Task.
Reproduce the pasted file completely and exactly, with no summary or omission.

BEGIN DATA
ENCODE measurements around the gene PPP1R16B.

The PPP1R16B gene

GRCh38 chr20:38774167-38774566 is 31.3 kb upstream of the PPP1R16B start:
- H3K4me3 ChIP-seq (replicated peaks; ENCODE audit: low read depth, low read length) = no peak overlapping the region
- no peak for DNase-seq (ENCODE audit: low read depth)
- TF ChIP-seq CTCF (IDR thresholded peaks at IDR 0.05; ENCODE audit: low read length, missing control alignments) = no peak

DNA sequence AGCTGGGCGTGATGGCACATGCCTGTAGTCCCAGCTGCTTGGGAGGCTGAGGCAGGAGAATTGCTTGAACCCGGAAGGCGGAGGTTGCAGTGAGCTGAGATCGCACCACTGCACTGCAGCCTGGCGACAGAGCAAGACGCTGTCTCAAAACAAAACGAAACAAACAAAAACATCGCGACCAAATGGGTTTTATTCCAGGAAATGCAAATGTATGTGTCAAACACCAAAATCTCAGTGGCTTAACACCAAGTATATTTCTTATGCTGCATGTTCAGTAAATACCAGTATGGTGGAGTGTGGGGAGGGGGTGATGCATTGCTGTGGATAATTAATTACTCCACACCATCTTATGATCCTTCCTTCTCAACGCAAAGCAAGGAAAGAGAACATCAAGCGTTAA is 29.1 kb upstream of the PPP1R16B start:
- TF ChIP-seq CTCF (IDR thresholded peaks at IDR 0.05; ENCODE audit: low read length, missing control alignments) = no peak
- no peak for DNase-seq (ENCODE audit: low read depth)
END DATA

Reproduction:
ENCODE measurements around the gene PPP1R16B.

The PPP1R16B gene

GRCh38 chr20:38774167-38774566 is 31.3 kb upstream of the PPP1R16B start:
- H3K4me3 ChIP-seq (replicated peaks; ENCODE audit: low read depth, low read length) = no peak overlapping the region
- no peak for DNase-seq (ENCODE audit: low read depth)
- TF ChIP-seq CTCF (IDR thresholded peaks at IDR 0.05; ENCODE audit: low read length, missing control alignments) = no peak

DNA sequence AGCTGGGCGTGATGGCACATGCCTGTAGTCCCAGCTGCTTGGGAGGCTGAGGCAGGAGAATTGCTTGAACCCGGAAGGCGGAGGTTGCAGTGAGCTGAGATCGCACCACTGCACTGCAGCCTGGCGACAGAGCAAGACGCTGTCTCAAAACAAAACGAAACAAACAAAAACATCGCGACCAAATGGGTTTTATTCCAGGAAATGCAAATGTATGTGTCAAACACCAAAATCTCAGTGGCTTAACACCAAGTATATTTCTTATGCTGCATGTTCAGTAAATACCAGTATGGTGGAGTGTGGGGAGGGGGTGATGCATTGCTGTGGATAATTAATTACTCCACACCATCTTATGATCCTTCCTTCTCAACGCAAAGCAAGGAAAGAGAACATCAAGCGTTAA is 29.1 kb upstream of the PPP1R16B start:
- TF ChIP-seq CTCF (IDR thresholded peaks at IDR 0.05; ENCODE audit: low read length, missing control alignments) = no peak
- no peak for DNase-seq (ENCODE audit: low read depth)